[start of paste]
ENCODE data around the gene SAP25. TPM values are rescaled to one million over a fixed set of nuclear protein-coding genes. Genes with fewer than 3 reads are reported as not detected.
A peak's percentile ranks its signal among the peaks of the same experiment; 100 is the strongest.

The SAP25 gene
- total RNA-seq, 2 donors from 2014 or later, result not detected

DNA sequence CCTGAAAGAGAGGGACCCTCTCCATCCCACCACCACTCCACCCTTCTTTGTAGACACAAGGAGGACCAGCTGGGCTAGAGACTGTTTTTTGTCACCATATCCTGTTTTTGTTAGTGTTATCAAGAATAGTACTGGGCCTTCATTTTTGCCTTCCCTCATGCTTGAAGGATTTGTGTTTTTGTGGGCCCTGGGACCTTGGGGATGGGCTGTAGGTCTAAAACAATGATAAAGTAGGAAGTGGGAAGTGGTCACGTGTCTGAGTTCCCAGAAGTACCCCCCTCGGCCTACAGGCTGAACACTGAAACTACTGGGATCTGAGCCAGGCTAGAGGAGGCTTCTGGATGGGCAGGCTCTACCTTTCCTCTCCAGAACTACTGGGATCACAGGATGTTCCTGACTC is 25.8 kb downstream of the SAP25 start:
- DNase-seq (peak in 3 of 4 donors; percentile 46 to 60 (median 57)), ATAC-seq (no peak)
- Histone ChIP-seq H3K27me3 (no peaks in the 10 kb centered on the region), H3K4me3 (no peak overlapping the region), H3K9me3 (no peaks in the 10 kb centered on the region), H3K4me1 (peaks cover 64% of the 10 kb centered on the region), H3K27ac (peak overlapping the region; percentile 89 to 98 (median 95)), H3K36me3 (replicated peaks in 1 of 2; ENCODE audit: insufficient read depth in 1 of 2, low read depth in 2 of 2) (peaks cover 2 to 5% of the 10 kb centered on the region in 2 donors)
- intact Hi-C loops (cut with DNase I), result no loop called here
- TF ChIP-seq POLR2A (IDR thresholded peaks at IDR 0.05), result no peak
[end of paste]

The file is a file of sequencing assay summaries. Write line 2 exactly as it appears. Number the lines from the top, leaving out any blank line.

A peak's percentile ranks its signal among the peaks of the same experiment; 100 is the strongest.